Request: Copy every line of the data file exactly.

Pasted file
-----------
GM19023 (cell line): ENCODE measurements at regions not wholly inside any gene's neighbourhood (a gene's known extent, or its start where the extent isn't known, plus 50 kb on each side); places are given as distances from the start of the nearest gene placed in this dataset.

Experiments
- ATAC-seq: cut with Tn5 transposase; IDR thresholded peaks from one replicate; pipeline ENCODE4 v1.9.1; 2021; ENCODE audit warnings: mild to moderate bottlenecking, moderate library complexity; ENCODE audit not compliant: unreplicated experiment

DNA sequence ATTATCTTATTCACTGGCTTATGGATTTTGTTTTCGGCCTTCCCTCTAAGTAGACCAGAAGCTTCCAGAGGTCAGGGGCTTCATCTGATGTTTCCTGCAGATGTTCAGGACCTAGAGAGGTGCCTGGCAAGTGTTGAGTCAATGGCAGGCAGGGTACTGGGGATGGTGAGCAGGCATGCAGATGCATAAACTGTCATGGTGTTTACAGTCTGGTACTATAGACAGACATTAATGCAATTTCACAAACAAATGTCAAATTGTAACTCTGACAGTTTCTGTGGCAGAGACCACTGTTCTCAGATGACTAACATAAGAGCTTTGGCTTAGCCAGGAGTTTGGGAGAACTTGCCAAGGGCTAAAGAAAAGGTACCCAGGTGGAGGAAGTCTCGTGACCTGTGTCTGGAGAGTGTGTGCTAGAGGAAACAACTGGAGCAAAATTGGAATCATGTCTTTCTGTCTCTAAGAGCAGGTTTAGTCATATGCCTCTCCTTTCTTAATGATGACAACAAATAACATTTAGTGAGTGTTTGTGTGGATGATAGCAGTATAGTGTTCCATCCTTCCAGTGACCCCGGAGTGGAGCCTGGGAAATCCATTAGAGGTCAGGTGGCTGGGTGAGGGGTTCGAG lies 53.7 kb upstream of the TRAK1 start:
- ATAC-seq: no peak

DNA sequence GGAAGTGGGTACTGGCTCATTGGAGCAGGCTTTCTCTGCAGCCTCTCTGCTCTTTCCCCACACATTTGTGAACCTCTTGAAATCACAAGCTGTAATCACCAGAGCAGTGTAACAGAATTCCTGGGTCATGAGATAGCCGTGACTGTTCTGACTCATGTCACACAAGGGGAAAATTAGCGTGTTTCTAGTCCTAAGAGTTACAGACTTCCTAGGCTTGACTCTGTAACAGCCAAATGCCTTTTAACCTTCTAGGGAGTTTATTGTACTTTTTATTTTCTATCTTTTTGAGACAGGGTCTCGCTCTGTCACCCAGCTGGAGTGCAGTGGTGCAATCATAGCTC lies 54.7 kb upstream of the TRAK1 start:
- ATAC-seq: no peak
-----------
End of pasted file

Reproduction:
GM19023 (cell line): ENCODE measurements at regions not wholly inside any gene's neighbourhood (a gene's known extent, or its start where the extent isn't known, plus 50 kb on each side); places are given as distances from the start of the nearest gene placed in this dataset.

Experiments
- ATAC-seq: cut with Tn5 transposase; IDR thresholded peaks from one replicate; pipeline ENCODE4 v1.9.1; 2021; ENCODE audit warnings: mild to moderate bottlenecking, moderate library complexity; ENCODE audit not compliant: unreplicated experiment

DNA sequence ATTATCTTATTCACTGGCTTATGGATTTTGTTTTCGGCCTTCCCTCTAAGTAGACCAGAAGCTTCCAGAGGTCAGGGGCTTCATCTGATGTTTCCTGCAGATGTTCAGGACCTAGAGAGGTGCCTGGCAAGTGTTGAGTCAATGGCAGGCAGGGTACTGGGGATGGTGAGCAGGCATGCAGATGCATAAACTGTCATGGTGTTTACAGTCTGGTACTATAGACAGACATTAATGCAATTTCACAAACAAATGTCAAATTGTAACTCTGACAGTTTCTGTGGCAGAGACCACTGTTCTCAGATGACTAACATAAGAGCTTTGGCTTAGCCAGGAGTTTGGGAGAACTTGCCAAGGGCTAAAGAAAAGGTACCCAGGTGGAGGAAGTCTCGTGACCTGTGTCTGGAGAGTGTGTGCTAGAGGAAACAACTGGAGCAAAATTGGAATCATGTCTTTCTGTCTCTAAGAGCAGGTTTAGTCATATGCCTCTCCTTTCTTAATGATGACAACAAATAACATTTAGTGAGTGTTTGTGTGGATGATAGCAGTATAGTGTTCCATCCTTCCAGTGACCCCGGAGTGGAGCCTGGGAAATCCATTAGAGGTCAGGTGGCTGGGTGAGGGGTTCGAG lies 53.7 kb upstream of the TRAK1 start:
- ATAC-seq: no peak

DNA sequence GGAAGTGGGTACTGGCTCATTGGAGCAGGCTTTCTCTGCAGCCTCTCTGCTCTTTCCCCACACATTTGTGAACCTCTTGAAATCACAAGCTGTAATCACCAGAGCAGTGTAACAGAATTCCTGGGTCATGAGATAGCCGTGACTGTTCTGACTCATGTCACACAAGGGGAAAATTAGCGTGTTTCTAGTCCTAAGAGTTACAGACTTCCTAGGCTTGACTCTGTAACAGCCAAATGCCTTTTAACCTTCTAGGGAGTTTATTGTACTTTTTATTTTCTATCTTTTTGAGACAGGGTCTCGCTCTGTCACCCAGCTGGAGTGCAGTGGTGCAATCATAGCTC lies 54.7 kb upstream of the TRAK1 start:
- ATAC-seq: no peak